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Brett Laker. (Photo: UnderwriteMe)

Life Health > Life Insurance > Permanent Life Insurance

Life Insurers Need to Balance Speed With Risk Assessment: Brett Laker

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What You Need to Know

  • UnderwriteMe systems help life insurers understand the applicants.
  • Laker says technology can help insurers reconcile the need for speed with the need for careful risk assessment.

Brett Laker helps life insurers figure out how dangerous their clients are.

Laker is the head of North America at UnderwriteMe, a life insurance underwriting technology firm that is owned by Pacific Life’s reinsurance arm.

Your clients might turn to life insurers to protect loved ones’ financial well-being, and to use life insurance and annuities in retirement income planning arrangements.

Life insurers use systems from UnderwriteMe to predict whether applicants are more likely to die much sooner than expected or live longer than expected.

Laker has been in his current post since May 2021, and at Pacific Life since 2011. Before that, he worked in underwriting at Manulife Financial and Sun Life Financial. For much of that time, he handled applications for corporate-owned life insurance and reinsurance.

Much of the COLI was underwritten on a guaranteed issue or simplified issue basis.

He has a bachelor’s degree from the University of Guelph.

Laker answered questions via email about how he got into the world of life insurance underwriting technology, what the underwriting systems have in common with amoebas, and the reality that an underwriting system — like an amoeba — must squeeze some things out.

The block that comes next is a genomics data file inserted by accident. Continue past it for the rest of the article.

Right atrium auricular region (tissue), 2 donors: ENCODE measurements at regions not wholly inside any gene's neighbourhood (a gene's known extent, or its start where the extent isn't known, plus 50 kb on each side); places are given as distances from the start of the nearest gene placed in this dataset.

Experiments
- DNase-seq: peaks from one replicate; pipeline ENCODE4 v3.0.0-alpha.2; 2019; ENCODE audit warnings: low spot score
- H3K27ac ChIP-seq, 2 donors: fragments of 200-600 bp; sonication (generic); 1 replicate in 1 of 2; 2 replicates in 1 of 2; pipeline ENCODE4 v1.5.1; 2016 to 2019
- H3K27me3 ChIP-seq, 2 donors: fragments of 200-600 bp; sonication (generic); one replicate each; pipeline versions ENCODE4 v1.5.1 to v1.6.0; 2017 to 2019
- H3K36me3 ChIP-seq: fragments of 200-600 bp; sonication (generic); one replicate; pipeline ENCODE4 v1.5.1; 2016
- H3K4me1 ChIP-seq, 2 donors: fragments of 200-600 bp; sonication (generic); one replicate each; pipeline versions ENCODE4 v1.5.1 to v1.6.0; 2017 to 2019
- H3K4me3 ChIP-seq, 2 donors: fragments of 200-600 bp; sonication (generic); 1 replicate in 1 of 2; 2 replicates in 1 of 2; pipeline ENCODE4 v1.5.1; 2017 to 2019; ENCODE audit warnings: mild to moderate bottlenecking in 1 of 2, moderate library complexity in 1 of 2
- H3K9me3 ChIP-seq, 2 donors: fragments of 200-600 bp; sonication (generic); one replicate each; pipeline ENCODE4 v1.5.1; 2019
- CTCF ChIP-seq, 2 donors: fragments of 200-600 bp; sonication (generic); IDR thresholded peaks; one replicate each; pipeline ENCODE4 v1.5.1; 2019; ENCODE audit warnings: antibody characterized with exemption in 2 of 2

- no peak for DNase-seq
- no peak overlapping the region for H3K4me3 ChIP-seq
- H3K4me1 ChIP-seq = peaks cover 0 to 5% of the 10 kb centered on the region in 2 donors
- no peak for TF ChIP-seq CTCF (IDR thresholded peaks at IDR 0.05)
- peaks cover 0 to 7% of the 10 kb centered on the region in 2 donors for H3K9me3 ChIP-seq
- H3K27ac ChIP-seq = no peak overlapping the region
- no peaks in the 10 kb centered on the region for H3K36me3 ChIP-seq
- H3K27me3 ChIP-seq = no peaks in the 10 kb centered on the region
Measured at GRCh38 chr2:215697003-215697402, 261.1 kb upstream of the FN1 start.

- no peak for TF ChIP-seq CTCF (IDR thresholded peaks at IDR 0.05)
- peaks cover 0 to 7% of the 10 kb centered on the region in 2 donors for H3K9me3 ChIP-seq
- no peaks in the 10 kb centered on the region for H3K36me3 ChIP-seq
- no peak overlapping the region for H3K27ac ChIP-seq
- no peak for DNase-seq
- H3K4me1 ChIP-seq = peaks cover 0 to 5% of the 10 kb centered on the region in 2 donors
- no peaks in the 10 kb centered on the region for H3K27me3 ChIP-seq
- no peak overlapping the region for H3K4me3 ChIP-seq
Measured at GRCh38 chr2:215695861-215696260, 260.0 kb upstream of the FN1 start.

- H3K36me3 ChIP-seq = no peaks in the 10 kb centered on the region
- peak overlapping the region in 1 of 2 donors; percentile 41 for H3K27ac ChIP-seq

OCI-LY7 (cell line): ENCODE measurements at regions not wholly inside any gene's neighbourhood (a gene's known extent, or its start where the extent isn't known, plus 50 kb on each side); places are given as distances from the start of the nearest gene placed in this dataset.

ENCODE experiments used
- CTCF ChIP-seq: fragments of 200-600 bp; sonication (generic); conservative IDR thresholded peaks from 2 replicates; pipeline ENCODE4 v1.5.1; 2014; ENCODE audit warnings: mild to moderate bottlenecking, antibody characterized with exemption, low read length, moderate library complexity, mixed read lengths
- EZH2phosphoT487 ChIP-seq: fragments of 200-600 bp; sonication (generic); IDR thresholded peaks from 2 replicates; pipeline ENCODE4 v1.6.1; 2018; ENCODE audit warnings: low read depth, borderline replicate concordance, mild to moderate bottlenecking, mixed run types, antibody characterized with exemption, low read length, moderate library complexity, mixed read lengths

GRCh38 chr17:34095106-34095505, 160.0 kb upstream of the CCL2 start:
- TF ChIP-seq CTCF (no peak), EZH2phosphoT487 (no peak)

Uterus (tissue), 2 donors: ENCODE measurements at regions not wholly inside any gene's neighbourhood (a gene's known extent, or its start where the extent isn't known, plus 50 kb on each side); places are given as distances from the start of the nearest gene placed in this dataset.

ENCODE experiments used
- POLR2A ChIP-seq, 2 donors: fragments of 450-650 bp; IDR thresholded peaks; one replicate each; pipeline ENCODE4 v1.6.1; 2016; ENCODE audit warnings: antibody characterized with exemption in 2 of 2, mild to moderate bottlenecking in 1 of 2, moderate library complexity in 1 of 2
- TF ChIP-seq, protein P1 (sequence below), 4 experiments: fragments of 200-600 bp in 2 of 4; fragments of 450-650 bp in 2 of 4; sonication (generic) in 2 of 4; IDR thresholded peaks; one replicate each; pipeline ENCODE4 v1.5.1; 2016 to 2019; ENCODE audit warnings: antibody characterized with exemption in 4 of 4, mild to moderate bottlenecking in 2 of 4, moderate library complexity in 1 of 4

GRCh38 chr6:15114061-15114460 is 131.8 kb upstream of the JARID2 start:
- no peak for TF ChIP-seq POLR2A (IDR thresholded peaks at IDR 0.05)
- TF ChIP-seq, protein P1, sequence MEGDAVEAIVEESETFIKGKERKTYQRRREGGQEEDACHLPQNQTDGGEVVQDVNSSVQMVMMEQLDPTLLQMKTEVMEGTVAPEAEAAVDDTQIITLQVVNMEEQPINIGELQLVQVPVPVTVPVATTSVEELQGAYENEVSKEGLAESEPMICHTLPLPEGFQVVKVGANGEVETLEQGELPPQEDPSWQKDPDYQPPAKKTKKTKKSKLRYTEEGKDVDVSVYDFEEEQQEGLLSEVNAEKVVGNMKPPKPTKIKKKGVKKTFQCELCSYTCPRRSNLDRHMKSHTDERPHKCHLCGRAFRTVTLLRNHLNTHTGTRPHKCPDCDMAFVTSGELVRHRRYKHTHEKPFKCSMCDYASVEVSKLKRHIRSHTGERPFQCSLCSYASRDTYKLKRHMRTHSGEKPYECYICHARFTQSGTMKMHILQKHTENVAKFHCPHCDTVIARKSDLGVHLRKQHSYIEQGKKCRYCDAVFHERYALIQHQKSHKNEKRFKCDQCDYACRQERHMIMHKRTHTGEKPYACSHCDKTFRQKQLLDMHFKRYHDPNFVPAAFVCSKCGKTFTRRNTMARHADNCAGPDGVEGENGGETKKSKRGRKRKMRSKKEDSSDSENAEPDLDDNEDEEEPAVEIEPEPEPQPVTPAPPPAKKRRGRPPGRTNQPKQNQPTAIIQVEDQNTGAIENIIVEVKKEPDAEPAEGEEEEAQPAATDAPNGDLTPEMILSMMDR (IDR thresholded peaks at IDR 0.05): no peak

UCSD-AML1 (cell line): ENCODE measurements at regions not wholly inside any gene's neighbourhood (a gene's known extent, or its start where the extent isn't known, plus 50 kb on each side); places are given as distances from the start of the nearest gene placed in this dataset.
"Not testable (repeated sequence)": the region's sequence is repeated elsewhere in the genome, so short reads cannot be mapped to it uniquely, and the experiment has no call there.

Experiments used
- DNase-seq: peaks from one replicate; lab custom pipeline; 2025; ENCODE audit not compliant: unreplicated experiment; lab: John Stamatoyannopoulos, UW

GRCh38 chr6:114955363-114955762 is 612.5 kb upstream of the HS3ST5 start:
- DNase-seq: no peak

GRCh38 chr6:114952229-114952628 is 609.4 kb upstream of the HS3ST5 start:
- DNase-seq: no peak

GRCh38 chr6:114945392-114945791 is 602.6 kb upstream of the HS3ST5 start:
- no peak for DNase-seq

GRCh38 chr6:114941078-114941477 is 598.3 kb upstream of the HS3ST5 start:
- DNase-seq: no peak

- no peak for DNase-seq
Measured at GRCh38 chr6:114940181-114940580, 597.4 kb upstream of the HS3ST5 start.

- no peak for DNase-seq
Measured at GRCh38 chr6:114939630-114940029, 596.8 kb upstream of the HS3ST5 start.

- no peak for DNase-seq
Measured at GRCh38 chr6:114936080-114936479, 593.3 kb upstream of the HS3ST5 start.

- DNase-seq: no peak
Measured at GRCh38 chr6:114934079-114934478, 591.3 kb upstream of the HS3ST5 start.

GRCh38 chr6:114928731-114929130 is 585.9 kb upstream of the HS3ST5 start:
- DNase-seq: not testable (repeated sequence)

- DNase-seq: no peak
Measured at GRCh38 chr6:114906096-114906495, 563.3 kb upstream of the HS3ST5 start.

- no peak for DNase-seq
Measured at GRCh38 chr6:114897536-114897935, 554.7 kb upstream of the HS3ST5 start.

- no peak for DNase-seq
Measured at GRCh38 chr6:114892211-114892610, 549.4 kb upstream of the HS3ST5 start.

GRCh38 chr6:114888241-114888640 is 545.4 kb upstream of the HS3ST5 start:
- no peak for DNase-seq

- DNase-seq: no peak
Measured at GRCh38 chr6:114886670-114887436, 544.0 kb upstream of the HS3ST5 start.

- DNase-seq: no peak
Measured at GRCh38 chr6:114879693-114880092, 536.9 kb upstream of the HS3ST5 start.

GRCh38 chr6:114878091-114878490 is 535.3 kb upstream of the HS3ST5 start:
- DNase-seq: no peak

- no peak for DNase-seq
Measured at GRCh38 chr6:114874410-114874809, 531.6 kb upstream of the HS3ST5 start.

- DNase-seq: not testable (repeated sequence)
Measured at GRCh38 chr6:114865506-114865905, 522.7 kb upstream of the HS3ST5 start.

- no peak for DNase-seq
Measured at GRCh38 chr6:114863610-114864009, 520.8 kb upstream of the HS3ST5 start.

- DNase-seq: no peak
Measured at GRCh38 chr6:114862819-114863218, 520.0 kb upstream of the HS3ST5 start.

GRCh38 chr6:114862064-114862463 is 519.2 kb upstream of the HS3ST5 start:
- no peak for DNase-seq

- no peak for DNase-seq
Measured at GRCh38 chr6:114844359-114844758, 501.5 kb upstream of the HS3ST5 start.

The interview has been condensed and edited.

THINKADVISOR: What took up the most time and energy last year, and what did you learn from that?

BRETT LAKER: We launched our official North America expansion in 2021 and recently completed our first U.S. client implementation, with one of the largest carriers in the market.

In addition to that focus, we have spent a great deal of time meeting with potential customers, third-party data providers and even competitors to discuss and learn more about what people feel are the current and future needs for underwriting.

It has been a year of education, understanding and, ultimately, revelation.

Through it all, I was reminded how supportive and collaborative our industry can be, as we contribute different pieces to serving the needs of the greater life insurance ecosystem while bringing protection to those that need it.

What are you focusing on the most right now?

Underwriting has been going through a renaissance over the past five to 10 years, but COVID really put a lens on the inefficiencies and gaps that we still need to close to improve the consumer experience without sacrificing proper risk assessment.

We are focused on improving the underwriting automation process to increase “straight-through processing,” or STP, rates.

The challenge here is being able to accomplish this even when electronic health records or attending physician statements are required.